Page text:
Freezing fresh peaches while they are in season allows you the opportunity to enjoy that fresh peach flavor all year long. Here’s two versions, one with and one without added sugar.
Which Peaches to Get
First, how do you know which peaches to choose?
When you purchase peaches from the grocery store, they are often picked before they are fully ripe to make them easier to ship. They are firmer so they bruise a little less easily but generally that sacrifices flavor. When you purchase your peaches (or other produce) from farmers markets or farm stands, they are usually picked when they have naturally ripened on the tree. Those tree-ripened peaches have a much better flavor. So buy from your local farmers whenever possible.
Clingstone vs Freestone
Clingstone peaches are usually the earlier peaches to come into season, around mid-June. They get their name because the fruit “clings” to the pit and are a little harder to slice because of it. Freestone peaches usually come into season a little later in the summer. They get their name from the fact that the fruit comes loose from the pit a little easier.
Freestones are easier to slice, but generally are not as sweet as Clingstones. So your choice really, is a matter of flavor over convenience. Which do you prefer?
To Freeze the Peaches
To do this you will need:
- a sharp knife, such as a paring knife
- a large pot of boiling water
- a large bowl of ice water
- a large slotted spoon
- 1/2 cup lemon juice
- 2 cup water
- cookie/baking pan
- parchment or waxed paper
- freezer bags or containers
Step 1: Skin the Peaches
The first step you need to take when freezing peaches, is to remove the skins.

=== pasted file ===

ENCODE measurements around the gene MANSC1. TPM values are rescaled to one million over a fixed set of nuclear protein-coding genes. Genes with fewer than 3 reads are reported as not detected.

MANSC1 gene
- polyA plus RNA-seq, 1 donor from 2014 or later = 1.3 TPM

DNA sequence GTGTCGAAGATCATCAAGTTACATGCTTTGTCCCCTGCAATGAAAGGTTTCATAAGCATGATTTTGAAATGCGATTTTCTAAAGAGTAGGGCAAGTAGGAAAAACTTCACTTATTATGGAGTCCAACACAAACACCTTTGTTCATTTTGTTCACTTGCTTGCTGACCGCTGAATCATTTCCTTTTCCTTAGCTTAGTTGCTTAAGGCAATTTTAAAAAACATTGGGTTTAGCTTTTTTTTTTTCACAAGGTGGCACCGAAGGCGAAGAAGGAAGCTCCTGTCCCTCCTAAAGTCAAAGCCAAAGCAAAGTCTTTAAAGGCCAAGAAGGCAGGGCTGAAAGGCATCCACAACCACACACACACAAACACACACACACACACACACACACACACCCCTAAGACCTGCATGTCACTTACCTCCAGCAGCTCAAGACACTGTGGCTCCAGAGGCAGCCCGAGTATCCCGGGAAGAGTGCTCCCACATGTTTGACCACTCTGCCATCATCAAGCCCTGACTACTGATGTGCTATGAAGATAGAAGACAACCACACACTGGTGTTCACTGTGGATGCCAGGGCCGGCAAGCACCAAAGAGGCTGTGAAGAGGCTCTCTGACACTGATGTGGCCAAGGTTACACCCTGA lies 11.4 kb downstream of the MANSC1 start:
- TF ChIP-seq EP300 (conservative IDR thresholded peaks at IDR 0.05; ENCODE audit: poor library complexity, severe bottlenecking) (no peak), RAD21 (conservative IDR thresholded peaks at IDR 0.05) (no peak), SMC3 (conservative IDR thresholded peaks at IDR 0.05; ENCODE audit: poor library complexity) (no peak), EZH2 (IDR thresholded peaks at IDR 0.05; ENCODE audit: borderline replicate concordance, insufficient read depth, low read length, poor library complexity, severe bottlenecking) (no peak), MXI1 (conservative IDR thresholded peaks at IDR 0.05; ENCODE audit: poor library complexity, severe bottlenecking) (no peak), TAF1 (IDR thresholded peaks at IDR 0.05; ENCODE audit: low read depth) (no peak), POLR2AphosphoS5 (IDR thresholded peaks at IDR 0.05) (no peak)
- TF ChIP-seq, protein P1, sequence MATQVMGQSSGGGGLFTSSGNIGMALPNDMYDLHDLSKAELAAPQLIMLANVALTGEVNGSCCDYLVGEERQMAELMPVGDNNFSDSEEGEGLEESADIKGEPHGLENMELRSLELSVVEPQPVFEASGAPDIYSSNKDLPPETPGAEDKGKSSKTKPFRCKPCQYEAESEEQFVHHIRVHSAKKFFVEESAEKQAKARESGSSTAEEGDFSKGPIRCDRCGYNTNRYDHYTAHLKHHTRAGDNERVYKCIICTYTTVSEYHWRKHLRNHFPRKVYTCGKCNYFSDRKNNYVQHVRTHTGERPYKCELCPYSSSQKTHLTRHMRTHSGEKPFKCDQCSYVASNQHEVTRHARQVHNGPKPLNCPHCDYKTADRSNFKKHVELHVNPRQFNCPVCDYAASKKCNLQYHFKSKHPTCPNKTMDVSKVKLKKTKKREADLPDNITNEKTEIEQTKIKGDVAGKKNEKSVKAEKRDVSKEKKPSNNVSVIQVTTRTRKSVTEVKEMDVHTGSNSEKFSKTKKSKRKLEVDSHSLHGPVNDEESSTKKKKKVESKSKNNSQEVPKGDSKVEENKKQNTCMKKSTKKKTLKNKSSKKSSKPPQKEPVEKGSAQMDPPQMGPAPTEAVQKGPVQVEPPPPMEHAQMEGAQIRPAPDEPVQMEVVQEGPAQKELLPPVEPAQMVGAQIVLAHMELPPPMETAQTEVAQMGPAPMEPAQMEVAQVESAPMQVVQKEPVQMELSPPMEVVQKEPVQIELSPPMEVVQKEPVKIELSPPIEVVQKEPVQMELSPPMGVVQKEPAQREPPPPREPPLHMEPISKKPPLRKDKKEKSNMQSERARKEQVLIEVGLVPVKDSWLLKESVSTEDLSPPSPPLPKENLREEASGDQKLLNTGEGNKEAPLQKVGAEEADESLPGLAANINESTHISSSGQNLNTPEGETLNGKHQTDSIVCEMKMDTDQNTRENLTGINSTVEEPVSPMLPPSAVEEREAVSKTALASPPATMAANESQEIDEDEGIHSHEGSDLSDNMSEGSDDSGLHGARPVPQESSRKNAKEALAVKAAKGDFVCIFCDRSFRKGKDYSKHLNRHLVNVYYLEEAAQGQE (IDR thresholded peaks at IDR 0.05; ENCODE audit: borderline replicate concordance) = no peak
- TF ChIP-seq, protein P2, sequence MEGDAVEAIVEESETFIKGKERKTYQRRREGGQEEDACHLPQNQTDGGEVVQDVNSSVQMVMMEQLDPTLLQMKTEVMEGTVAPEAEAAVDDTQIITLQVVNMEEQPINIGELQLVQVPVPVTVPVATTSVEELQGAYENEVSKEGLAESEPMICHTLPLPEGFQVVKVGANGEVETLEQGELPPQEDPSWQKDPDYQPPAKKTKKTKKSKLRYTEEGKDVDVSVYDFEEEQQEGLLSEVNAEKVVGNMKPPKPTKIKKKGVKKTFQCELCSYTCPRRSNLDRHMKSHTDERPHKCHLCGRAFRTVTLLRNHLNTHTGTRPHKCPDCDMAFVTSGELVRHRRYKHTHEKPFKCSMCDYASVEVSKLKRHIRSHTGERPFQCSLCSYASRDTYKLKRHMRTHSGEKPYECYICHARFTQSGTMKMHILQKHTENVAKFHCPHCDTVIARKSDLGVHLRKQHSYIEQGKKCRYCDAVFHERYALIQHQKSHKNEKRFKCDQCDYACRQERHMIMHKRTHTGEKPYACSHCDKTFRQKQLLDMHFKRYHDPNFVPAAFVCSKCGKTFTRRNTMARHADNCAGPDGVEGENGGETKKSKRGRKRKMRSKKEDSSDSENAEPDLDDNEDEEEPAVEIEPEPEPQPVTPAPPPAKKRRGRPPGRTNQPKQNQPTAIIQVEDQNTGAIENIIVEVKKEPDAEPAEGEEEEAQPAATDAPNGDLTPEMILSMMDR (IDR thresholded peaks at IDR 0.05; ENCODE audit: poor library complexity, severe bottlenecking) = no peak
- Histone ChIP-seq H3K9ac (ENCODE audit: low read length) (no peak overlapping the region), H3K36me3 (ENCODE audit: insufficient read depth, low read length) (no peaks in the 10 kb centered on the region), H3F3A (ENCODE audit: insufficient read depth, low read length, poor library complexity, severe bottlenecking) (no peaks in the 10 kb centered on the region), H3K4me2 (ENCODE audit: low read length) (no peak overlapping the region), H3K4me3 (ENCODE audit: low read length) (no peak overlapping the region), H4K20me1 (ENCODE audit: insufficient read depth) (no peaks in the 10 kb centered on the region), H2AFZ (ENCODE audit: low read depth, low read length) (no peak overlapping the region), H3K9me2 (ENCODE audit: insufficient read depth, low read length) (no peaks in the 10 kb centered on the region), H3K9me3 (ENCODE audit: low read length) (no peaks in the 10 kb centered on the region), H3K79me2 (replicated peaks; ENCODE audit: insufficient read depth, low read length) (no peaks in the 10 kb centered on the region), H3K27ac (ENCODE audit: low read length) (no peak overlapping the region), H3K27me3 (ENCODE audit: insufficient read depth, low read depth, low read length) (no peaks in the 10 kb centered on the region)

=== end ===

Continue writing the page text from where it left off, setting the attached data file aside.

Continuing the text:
- First, cut an “X” through the skin on the bottom of the peach.
- Next, place the peach in the boiling water for about 30 seconds.
- Scoop the peach from the boiling water with the slotted spoon, and plunge it into the ice water to stop the cooking process.
- As soon as the peach is cooled, slide the skin off.
- Repeat this with all of the peaches. I usually do 4 at a time in the water, but not too many because you don’t want to crowd them.
Skinning peaches is done exactly the same way as tomatoes with one exception. With a tomato when you cut the “X” in the skin you also cut out the stem end. You don’t do that with peaches.
You can see a demonstration of skinning tomatoes in the video below.
Step 2: Slice the Peaches
- Mix 1/2 cup of lemon juice and 2 cups of water in a bowl.
- Line your baking/cookie pan with waxed or parchment paper.
- Using a sharp knife, cut each peach in half around the pit.
- Gently give the peach halves a twist to expose the pit.
- Using the knife, pry the pit out of the peach.
- Cut each peach half into slices.
- Place the slices in the lemon water. This prevents the slices from browning.
Step 3: Freeze the Peaches
- Place the slices in a single layer on your lined baking pan.
- Set the pan in the freezer, and leave until the slices are frozen.
- Once the slices are frozen, separate the peaches from the paper and place the peaches in your freezer-friendly container of choice. Return them to the freezer.
Now you can enjoy fresh peaches all year long!
The Sugar Version
Alternatively, you can also freeze the peaches with sugar. Doing this allows the peaches to create their own syrup for desserts.
Pack a layer of peach slices into a pint- or quart-size freezer container.
Sprinkle lightly with sugar.
Repeat the layers until you fill the container, leaving 1/2-inch headspace for pints and 1-inch headspace for quarts. (Headspace is the distance from the top of the food to the top of the lip of the container.)
Cover the container and let it rest for about 15 minutes, giving the peaches time to create their syrup. Freeze.
These are my favorite containers. I can often find them locally at my farm supply store in the food preservation section. They come in many sizes, making them perfect for everything I need to freeze. They can however be seasonal, so I stock up when I see them. If you can’t find them locally, click on the image to go to them on Amazon.